Travelling by train in India used to be a wondrous experience. That is not to say it no longer is one: I have no current information on which to base my opinion one way or another. I lived in Calcutta between 1957 and 1980. During that time, I must have spent a dozen summers or so in Tambaram, on the Madras Christian College campus where my grandfather was professor of Chemistry. My mother would take us every summer for a month or so, and my father sometimes joined us towards the end of the break.
It’s a journey I remember well, particularly since I must have done it maybe thirty times over the time I lived in India. In those days, it used to take us three nights and two days for the fast version, the Mail, and five days/four nights for the slower version. The Coromandel Express hadn’t been conceived as yet, let alone commissioned into service. [Incidentally, the photo above is of a commuter service near Patna at a later date. I rarely travelled on commuter trains, and never on that route]. We travelled to other places in India as well, principally by train.
I can recall going to Bombay in 1962, and being fascinated by a wandering flautist playing Ehsaan Tera Hoga Mujh Par. [That may well be the earliest memory I have of anything]. We went back in 1972 for sure; I can remember buying my first single with my own money (Ten Years After, Love Like A Man) and watching Love Story on the big screen, man-tears throughout the last twenty minutes. I can remember going to Bhopal in 1964, which involved changing trains at Nagpur after spending the night in waiting rooms. It was the first and only time I had a Christmas stocking. I can still remember the lights as we approached Bhopal at night, and falling into a pond in Delhi in 1965; funfairs on the Parade Ground, ivory penknives and monkeys in hotels in Bangalore in 1966; and watching my father drive off the mountain in Darjeeling in 1969 (he was shaken, not stirred: the car jammed into railway lines twenty feet below the road). There were smatterings of Dindigul and Asansol and Durgapur and Salem, a few Kodaikanals, but the staple fare was Calcutta-Madras.
Every May, as we approached the time we would leave for Madras, to stay on campus with my grandfather, I started getting excited. So much to look forward to:
- Having a staring contest with the cobras and the toads in the outside toilet. [I kid you not. They looked for the shade behind the door, and, like any other seven- or eight-year-old, I was originally torn between the fear of the creatures and the shame of being too scared to pull the door shut. The only licence I have used here is to call it an outside toilet. It was a toilet that was integral to the house but approached only via an external door, a few yards from the front door].
- Climbing up the guava tree to the right of the front door… they were great to climb but extremely hard in terms of the bark and wood, taking the skin off you if you made the slightest slip.
- Stealing quietly into the room near the upstairs terrace, where my uncle kept his incredibly delicate balsa wood model planes.
- Stealing even more quietly into my grandfather’s Locked Room, where he kept the souvenirs of his trips abroad. Ball point pens. Postcards. Books of matches (even though he detested smoking). Tiny bars of soap (of the hotel kind…The entire room smelt gently and fragrantly of soap). Notepaper. Polaroid cameras. Dymo Labelmakers. A garden of delight. What self-respecting child would ever allow a locked door to keep him at bay?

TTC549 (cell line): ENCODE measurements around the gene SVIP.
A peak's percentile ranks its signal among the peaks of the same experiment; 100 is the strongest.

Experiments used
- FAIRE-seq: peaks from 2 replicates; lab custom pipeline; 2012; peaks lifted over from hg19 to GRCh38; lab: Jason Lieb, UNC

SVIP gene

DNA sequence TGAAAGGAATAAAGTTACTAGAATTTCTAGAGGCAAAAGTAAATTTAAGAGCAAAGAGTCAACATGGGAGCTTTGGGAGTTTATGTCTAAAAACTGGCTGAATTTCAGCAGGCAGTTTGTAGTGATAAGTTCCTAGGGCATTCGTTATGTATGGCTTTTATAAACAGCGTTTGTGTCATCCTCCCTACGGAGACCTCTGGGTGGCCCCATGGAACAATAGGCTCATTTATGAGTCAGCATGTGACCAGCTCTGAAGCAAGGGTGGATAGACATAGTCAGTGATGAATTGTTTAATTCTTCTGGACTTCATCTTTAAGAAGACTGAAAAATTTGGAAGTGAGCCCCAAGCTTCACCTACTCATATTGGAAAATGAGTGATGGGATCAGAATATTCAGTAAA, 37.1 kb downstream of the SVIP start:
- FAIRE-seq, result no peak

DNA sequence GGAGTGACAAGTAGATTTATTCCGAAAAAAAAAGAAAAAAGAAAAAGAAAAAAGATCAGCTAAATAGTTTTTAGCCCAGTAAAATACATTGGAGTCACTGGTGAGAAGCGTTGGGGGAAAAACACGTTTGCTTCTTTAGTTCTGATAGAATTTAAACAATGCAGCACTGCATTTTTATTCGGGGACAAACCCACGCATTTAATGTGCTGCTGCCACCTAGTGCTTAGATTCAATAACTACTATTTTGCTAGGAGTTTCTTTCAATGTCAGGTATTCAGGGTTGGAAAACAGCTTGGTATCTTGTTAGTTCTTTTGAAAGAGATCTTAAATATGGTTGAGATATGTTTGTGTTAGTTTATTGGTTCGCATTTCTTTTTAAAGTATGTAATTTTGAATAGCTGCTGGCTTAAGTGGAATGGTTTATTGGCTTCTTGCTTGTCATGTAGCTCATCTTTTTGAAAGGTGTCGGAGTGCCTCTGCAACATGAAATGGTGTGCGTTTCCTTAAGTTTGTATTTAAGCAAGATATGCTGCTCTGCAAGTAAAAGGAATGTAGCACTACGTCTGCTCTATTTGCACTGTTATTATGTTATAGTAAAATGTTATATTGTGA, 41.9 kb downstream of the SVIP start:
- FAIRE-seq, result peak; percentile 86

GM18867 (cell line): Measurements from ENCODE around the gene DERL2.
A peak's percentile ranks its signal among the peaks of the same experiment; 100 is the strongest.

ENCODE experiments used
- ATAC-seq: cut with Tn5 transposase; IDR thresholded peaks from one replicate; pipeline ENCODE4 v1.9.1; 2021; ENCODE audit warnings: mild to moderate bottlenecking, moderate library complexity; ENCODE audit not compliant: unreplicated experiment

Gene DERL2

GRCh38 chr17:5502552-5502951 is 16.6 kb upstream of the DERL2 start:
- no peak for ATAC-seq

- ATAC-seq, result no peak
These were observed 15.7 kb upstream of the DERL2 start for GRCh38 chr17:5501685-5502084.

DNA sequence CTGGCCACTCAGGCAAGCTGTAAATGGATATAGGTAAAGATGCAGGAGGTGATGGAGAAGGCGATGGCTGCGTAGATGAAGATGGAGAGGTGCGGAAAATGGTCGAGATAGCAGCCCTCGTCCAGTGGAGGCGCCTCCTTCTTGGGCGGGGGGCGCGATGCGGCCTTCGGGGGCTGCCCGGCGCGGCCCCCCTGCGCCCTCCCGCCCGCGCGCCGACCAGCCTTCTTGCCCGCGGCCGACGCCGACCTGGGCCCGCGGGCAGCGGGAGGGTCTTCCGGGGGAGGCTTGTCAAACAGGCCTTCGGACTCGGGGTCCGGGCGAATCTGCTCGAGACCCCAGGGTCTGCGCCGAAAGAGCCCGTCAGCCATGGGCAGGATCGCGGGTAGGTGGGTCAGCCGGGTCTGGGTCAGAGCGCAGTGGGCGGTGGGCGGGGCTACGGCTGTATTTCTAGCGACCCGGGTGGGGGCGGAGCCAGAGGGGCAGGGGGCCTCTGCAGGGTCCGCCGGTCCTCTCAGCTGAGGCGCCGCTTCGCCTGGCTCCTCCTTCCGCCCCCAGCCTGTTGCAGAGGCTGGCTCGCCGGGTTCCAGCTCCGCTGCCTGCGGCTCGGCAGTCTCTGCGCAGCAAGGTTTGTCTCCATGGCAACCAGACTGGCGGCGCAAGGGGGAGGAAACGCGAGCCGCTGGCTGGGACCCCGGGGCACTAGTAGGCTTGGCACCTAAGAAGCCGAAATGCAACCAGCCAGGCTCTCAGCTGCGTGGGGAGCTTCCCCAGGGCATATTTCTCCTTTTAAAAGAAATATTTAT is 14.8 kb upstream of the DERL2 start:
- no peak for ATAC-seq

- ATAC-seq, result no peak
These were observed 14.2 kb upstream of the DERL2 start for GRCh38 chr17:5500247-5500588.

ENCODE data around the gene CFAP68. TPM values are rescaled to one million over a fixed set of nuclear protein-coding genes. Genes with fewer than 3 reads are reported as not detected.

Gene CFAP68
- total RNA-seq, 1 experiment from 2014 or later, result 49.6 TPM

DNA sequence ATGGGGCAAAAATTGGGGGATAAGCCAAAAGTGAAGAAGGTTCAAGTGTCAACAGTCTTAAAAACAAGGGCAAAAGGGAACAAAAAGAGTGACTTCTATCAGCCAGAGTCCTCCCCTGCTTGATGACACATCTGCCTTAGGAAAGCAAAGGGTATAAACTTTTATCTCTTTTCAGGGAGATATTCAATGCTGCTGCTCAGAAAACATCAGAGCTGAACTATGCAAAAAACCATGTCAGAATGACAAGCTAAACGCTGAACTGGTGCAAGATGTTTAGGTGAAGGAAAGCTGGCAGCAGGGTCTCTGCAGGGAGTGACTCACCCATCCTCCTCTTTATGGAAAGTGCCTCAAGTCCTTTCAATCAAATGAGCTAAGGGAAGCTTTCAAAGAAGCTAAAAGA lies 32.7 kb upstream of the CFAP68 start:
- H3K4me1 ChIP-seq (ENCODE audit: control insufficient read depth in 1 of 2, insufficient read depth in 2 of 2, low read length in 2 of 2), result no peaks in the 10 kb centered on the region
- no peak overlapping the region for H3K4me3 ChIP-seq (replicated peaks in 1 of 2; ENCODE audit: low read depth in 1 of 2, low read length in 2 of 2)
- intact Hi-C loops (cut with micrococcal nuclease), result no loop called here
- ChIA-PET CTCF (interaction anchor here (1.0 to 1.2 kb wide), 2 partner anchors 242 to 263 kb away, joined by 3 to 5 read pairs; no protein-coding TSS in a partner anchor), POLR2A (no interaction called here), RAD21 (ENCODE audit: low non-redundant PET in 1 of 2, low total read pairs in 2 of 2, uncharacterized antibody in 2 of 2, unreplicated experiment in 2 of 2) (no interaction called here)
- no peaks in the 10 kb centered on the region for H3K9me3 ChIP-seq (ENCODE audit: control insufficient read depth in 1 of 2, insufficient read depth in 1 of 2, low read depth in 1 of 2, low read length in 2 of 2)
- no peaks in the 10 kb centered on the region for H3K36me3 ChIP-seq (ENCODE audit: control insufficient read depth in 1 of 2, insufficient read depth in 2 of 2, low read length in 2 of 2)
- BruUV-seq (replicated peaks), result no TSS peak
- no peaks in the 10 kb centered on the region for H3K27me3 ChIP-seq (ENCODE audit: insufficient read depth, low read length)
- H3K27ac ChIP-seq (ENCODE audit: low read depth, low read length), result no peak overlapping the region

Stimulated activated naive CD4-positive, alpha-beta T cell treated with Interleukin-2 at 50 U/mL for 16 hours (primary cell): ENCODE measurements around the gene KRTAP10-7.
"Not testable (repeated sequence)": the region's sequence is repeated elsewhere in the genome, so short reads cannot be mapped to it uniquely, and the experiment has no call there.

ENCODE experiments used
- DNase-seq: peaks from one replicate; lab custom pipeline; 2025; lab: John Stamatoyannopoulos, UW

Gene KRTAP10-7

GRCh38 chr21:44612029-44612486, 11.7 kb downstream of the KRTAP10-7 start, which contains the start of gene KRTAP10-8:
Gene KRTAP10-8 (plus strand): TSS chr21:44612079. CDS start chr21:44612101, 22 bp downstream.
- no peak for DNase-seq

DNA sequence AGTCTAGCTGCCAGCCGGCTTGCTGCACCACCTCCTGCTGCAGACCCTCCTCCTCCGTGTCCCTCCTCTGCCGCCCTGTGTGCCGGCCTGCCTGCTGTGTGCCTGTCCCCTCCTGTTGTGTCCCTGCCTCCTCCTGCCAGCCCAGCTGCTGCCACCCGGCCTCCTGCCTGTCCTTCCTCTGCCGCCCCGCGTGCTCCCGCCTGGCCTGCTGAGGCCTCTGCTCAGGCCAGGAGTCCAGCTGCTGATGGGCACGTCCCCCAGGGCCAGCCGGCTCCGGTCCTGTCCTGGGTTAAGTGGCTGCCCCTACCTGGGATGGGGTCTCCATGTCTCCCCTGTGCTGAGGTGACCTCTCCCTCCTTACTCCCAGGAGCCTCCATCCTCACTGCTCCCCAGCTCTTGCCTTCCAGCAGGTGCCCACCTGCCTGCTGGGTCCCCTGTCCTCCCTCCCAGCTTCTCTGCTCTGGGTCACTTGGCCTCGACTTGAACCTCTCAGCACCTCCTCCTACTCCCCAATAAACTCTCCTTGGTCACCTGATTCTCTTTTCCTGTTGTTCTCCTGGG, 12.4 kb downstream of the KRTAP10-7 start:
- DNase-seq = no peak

- Learning to throw scalpels at the tree that dominated the turning circle in front of the house. Real medical scalpels. Real sharp. I must have left little bits of finger there every summer.
- Going into the chemistry labs with my grandfather, a rare treat. His boring lectures about the periodic table were anything but in hindsight.
- Dwelling on untrodden ways in the jungle that surrounded the house, having learnt basic snake etiquette.
- Pretending to be ill, being careful to make up symptoms that would pass muster, in order to be taken into the Holy of Holies: a session involving the opening of a beautiful rectangular wooden box filled with hundreds and hundreds of small white balls all of which tasted the same, yet had very different names. There was a good chance that I could be given a tiny tiny dose of arsenic or belladonna….My grandfather practised homoeopathy.
- Actually leaving the campus to have a Gold Spot with ice. We were not encouraged to have fizzy drinks.
As you can see there were many things I looked forward to doing, every time I went to Madras. But none of them formed the highlight of my journey.
That was reserved for one thing, and one thing only.
The journey itself.
Getting on that train was magical. Three days and two nights of magical. Going to the station: that was a delight in itself. Because each part of the journey had its own peculiar smells. Parking the car in Howrah Station (I think it used to be between platforms 8 and 9) and getting out, that’s when the journey began. Getting used to the “station” smell, slightly damp and dark yet familiar and comforting. Coolies who’d been lazing, smoking beedies and sitting on their haunches, sprang into action like cheetahs. The family used to travel with two suitcases and two holdalls, I can still see them now. The holdall was this strange beast, resembling a suit-bag with pillow-sized pockets at each end, designed to be rolled up and strapped tight. It would hold oodles and oodles of stuff. Never seen one since.